From Nobel Laureate and Times columnist Paul Krugman last week . . .
. . . A new federal report finds that climate change in the Arctic is accelerating, matching what used to be considered worst-case scenarios. And there are indications that Arctic warming may be turning into a self-reinforcing spiral, as the thawing tundra itself releases vast quantities of greenhouse gases.
[There are lots of reasons for this,] but one factor stands out above all others: the fanatical opposition of America’s Republicans, who are the world’s only major climate-denialist party. Because of this opposition, the United States hasn’t just failed to provide the kind of leadership that would have been essential to global action, it has become a force against action.
And Republican climate denial is rooted in the same kind of depravity that we’re seeing with regard to Trump.
As I’ve written in the past, climate denial was in many ways the crucible for Trumpism. Long before the cries of “fake news,” Republicans were refusing to accept science that contradicted their prejudices. Long before Republicans began attributing every negative development to the machinations of the “deep state,” they were insisting that global warming was a gigantic hoax perpetrated by a vast global cabal of corrupt scientists.
And long before Trump began weaponizing the power of the presidency for political gain, Republicans were using their political power to harass climate scientists and, where possible, criminalize the practice of science itself.
Perhaps not surprisingly, some of those responsible for these abuses are now ensconced in the Trump administration. Notably, Ken Cuccinelli, who as attorney general of Virginia engaged in a long witch-hunt against the climate scientist Michael Mann, is now at the Department of Homeland Security, where he pushes anti-immigrant policies with, as The Times reports, “little concern for legal restraints.”
But why have Republicans become the party of climate doom? Money is an important part of the answer: In the current cycle Republicans have received 97 percent of political contributions from the coal industry, 88 percent from oil and gas. And this doesn’t even count the wing nut welfare offered by institutions supported by the Koch brothers and other fossil-fuel moguls.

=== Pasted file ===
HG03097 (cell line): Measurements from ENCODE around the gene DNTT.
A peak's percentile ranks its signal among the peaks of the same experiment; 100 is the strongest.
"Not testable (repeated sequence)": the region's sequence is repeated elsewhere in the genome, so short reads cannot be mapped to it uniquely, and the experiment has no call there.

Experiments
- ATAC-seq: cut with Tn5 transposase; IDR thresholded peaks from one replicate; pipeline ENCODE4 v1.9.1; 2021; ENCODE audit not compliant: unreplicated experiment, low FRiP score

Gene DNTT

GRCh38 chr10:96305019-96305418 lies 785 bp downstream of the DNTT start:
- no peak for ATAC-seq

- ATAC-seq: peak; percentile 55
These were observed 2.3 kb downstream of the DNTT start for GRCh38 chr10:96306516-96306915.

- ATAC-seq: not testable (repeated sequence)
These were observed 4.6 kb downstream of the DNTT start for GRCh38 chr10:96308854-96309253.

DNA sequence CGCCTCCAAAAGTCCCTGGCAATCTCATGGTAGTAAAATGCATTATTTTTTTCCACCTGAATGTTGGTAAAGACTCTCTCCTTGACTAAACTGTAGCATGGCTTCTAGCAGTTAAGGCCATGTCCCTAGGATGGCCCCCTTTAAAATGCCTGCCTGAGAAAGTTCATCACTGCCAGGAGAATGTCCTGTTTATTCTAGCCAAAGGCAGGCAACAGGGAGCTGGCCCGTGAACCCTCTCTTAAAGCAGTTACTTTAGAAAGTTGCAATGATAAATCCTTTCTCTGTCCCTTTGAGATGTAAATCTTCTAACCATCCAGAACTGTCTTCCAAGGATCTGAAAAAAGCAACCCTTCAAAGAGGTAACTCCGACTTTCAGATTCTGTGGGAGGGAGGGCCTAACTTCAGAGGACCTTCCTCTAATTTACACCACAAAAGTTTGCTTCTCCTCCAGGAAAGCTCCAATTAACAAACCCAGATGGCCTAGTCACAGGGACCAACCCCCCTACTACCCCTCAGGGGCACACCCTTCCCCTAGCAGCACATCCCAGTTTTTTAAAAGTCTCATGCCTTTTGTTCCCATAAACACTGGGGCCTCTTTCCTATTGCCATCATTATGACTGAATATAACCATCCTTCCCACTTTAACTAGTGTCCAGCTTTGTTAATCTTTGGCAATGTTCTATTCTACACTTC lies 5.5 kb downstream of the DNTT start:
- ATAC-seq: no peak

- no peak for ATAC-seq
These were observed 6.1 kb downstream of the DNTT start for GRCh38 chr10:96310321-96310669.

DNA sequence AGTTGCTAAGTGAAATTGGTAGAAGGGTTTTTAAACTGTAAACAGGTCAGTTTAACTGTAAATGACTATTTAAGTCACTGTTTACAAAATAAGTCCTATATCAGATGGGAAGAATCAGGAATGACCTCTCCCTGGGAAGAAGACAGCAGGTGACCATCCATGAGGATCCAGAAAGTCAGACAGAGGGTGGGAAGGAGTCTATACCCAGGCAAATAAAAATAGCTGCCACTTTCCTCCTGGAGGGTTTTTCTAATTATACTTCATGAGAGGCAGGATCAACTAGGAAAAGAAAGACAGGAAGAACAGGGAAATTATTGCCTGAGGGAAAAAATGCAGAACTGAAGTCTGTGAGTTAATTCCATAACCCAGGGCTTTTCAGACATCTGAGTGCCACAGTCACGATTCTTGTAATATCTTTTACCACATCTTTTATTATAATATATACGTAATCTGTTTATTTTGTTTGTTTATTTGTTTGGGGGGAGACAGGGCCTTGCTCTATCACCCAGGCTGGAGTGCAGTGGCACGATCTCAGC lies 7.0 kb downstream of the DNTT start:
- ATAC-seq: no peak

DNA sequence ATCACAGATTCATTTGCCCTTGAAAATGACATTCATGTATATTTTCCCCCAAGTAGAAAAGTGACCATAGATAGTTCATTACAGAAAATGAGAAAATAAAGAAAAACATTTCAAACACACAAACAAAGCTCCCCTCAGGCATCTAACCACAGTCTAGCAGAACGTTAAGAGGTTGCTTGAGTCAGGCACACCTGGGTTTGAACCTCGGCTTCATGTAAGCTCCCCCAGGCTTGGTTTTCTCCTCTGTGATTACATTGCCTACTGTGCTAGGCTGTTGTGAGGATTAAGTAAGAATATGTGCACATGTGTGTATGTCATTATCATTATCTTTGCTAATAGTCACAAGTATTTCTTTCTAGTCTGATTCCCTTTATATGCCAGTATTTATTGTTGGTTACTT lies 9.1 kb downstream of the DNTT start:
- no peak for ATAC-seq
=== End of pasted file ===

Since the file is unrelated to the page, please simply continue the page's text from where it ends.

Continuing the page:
However, I don’t believe that it’s just about the money. My sense is that right-wingers believe, probably correctly, that there’s a sort of halo effect surrounding any form of public action. Once you accept that we need policies to protect the environment, you’re more likely to accept the idea that we should have policies to ensure access to health care, child care, and more. So the government must be prevented from doing anything good, lest it legitimize a broader progressive agenda.
Still, whatever the short-term political incentives, it takes a special kind of depravity to respond to those incentives by denying facts, embracing insane conspiracy theories and putting the very future of civilization at risk.
Unfortunately, that kind of depravity isn’t just present in the modern Republican Party, it has effectively taken over the whole institution. There used to be at least some Republicans with principles; as recently as 2008 Senator John McCain co-sponsored serious climate-change legislation. But those people have either experienced total moral collapse (hello, Senator Graham) or left the party.
The truth is that even now I don’t fully understand how things got this bad. But the reality is clear: Modern Republicans are irredeemable, devoid of principle or shame. And there is, as I said, no reason to believe that this will change even if Trump is defeated next year.
The only way that either American democracy or a livable planet can survive is if the Republican Party as it now exists is effectively dismantled and replaced with something better — maybe with a party that has the same name, but completely different values. This may sound like an impossible dream. But it’s the only hope we have.
→ Ask your Republican friends: Do they care? Or do they trust Putin over the FBI and CIA . . . Senator Snowball over the global scientific consensus.
Quote of the Day
I bet on this horse at twenty-to-one. It came in at half-past-four.~long-dead British comedian Tommy Cooper
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